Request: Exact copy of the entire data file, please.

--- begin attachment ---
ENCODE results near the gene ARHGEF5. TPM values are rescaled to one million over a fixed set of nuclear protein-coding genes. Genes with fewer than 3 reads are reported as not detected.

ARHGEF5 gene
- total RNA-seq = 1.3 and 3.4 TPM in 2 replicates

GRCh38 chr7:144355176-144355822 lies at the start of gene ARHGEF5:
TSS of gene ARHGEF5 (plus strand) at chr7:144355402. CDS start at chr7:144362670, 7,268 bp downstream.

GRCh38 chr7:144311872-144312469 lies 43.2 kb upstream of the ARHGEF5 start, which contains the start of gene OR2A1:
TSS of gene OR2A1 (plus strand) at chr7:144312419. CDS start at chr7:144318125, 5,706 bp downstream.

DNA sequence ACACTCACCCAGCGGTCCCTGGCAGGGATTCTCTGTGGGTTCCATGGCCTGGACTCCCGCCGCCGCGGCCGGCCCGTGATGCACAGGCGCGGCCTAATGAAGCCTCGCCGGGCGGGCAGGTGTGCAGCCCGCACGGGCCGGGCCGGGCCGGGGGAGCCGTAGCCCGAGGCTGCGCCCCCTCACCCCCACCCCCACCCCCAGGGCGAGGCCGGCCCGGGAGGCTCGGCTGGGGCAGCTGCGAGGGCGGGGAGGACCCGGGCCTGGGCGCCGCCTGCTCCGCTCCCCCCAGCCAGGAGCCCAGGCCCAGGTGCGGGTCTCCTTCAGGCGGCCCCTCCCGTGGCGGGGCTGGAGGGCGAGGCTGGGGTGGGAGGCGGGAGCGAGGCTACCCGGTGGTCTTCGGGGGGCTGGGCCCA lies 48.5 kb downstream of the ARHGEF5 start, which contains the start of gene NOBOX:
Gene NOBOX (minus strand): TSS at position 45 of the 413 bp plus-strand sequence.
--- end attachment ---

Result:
ENCODE results near the gene ARHGEF5. TPM values are rescaled to one million over a fixed set of nuclear protein-coding genes. Genes with fewer than 3 reads are reported as not detected.

ARHGEF5 gene
- total RNA-seq = 1.3 and 3.4 TPM in 2 replicates

GRCh38 chr7:144355176-144355822 lies at the start of gene ARHGEF5:
TSS of gene ARHGEF5 (plus strand) at chr7:144355402. CDS start at chr7:144362670, 7,268 bp downstream.

GRCh38 chr7:144311872-144312469 lies 43.2 kb upstream of the ARHGEF5 start, which contains the start of gene OR2A1:
TSS of gene OR2A1 (plus strand) at chr7:144312419. CDS start at chr7:144318125, 5,706 bp downstream.

DNA sequence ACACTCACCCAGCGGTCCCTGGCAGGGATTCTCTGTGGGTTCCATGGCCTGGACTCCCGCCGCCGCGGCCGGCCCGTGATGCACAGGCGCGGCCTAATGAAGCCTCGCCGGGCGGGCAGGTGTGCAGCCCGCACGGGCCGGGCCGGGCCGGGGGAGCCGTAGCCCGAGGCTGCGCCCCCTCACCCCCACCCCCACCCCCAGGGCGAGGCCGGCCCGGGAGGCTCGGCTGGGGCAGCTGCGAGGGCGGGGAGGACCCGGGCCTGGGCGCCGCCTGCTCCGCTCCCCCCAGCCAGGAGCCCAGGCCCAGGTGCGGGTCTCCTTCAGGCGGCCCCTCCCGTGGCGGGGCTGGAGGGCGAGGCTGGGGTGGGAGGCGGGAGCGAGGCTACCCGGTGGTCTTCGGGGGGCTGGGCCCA lies 48.5 kb downstream of the ARHGEF5 start, which contains the start of gene NOBOX:
Gene NOBOX (minus strand): TSS at position 45 of the 413 bp plus-strand sequence.